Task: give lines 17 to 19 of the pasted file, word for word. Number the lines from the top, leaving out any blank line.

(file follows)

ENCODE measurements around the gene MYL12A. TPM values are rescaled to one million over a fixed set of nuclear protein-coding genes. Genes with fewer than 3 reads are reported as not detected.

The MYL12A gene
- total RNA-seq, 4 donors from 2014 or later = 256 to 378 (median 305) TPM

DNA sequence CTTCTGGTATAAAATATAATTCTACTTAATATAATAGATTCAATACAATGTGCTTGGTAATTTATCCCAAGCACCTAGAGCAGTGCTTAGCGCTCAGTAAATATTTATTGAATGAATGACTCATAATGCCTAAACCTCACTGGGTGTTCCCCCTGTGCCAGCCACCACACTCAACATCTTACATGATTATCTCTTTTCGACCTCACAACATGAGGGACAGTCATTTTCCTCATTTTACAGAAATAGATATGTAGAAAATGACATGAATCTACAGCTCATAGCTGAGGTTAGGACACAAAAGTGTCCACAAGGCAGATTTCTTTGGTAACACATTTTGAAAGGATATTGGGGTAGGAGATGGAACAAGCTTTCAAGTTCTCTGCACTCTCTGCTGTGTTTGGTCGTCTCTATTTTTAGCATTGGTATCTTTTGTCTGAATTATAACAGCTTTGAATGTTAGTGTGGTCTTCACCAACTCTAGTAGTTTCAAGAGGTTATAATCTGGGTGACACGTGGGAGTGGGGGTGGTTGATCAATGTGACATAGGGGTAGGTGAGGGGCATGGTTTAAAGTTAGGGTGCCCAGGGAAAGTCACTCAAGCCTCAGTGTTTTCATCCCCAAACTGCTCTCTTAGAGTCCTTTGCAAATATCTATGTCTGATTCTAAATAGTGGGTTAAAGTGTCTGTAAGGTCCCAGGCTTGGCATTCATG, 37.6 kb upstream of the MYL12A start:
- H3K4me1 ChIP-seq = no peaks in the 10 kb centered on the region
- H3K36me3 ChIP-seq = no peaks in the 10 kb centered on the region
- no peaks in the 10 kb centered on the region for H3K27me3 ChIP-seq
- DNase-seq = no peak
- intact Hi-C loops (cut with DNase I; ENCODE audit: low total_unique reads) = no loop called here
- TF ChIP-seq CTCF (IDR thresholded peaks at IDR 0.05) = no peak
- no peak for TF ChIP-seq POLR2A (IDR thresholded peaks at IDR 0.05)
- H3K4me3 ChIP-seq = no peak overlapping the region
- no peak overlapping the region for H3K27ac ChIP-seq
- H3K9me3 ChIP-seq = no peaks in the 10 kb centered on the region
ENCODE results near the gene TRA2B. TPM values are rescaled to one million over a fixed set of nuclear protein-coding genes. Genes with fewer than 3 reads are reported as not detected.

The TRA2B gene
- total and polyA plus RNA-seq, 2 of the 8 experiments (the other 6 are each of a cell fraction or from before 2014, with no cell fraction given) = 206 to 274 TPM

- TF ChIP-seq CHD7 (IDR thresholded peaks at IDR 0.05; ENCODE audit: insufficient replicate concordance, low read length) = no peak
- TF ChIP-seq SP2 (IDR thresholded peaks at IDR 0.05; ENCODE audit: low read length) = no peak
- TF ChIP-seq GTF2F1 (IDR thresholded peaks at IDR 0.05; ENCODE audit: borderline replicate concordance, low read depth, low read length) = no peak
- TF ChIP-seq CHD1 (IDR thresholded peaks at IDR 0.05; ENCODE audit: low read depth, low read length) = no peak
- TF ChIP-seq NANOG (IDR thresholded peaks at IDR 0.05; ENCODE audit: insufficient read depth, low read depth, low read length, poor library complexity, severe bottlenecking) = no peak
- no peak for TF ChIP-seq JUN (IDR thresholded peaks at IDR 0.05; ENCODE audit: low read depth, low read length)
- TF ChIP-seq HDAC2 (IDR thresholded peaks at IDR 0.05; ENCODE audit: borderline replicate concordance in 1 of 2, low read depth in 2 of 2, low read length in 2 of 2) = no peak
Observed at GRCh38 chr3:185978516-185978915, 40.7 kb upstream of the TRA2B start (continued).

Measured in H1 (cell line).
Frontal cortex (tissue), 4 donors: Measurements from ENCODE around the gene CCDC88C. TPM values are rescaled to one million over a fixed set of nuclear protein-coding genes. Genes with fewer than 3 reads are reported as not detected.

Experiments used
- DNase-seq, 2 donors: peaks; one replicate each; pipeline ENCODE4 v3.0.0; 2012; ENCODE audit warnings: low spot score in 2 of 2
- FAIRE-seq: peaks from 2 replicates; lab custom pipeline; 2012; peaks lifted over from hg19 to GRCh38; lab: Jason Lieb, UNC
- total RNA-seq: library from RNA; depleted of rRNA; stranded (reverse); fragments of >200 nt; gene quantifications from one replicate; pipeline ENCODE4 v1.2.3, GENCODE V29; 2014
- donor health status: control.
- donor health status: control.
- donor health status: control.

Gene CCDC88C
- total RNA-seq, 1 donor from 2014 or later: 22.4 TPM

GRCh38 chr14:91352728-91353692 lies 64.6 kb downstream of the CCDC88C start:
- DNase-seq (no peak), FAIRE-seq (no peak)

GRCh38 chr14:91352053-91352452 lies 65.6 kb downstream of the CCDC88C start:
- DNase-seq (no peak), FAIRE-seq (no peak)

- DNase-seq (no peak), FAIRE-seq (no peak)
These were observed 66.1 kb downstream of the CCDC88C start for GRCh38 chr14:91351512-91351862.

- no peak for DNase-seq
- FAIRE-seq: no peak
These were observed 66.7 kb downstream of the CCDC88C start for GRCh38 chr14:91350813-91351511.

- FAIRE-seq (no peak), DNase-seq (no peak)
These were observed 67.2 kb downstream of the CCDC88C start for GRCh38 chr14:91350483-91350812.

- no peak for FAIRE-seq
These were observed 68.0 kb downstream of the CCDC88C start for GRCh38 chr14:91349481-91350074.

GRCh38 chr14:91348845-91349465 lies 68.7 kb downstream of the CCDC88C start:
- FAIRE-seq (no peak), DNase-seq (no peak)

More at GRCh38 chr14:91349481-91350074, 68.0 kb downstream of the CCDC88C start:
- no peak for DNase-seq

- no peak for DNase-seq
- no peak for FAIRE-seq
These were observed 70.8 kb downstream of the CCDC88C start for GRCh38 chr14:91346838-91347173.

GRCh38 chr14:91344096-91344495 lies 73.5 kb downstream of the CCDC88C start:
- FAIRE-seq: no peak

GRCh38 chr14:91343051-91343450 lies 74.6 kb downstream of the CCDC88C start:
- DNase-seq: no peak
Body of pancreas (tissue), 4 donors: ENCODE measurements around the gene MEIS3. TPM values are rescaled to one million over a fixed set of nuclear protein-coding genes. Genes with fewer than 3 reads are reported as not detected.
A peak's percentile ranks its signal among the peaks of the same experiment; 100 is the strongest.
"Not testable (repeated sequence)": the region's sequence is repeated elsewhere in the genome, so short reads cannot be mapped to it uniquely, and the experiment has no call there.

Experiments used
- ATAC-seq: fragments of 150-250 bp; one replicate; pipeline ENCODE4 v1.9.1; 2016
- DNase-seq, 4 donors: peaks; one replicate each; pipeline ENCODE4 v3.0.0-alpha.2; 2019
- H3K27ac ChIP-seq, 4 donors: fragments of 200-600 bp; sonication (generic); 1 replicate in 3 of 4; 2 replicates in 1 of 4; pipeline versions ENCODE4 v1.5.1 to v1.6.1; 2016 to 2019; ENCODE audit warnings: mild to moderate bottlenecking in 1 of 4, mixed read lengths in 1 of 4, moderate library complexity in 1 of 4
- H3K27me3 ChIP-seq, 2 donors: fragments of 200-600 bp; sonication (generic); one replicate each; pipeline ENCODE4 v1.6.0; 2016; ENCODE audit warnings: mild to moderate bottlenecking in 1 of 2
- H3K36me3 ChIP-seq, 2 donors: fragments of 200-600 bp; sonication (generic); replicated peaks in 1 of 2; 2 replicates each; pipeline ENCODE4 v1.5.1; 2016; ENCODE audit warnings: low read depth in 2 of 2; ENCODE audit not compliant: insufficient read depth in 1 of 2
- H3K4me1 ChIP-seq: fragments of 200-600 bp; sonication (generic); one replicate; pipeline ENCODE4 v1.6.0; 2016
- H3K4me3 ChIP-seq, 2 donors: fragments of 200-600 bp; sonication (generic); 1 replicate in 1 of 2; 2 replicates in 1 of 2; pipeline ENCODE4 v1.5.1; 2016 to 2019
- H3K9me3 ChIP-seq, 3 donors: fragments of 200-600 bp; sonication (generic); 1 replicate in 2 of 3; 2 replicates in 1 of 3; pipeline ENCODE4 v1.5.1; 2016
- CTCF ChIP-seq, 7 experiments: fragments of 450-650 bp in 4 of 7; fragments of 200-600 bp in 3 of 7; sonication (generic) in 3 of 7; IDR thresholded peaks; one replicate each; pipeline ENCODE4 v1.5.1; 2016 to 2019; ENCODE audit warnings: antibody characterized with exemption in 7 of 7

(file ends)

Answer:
- total and polyA plus RNA-seq, 2 of the 8 experiments (the other 6 are each of a cell fraction or from before 2014, with no cell fraction given) = 206 to 274 TPM

- TF ChIP-seq CHD7 (IDR thresholded peaks at IDR 0.05; ENCODE audit: insufficient replicate concordance, low read length) = no peak
- TF ChIP-seq SP2 (IDR thresholded peaks at IDR 0.05; ENCODE audit: low read length) = no peak